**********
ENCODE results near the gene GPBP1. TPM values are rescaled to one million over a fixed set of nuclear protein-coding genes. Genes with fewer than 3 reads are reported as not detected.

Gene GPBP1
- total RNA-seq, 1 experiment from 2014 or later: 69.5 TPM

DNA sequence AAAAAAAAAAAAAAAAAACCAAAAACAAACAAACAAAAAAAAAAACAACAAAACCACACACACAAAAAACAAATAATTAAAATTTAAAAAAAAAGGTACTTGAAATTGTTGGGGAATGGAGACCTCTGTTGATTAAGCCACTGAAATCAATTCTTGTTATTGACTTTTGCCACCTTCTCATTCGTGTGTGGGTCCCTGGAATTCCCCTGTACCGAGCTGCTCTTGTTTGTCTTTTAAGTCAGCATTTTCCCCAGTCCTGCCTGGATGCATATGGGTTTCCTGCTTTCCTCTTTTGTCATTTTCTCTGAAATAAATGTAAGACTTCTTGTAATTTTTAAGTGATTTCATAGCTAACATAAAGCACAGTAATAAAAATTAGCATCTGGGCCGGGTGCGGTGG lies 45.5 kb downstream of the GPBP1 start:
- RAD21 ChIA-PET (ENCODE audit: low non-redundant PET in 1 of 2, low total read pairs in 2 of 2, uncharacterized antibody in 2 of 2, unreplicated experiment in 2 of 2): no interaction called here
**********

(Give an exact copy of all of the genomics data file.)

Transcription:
ENCODE results near the gene GPBP1. TPM values are rescaled to one million over a fixed set of nuclear protein-coding genes. Genes with fewer than 3 reads are reported as not detected.

Gene GPBP1
- total RNA-seq, 1 experiment from 2014 or later: 69.5 TPM

DNA sequence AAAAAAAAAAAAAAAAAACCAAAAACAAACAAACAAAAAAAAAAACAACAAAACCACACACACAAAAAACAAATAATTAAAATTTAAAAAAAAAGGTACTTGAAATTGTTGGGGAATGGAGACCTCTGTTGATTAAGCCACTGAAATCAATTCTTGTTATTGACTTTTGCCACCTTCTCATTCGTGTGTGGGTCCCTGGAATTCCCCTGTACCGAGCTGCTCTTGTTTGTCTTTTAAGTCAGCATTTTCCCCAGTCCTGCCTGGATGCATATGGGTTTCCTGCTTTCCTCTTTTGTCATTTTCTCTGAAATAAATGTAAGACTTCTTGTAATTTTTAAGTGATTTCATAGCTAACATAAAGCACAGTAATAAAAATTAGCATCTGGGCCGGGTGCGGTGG lies 45.5 kb downstream of the GPBP1 start:
- RAD21 ChIA-PET (ENCODE audit: low non-redundant PET in 1 of 2, low total read pairs in 2 of 2, uncharacterized antibody in 2 of 2, unreplicated experiment in 2 of 2): no interaction called here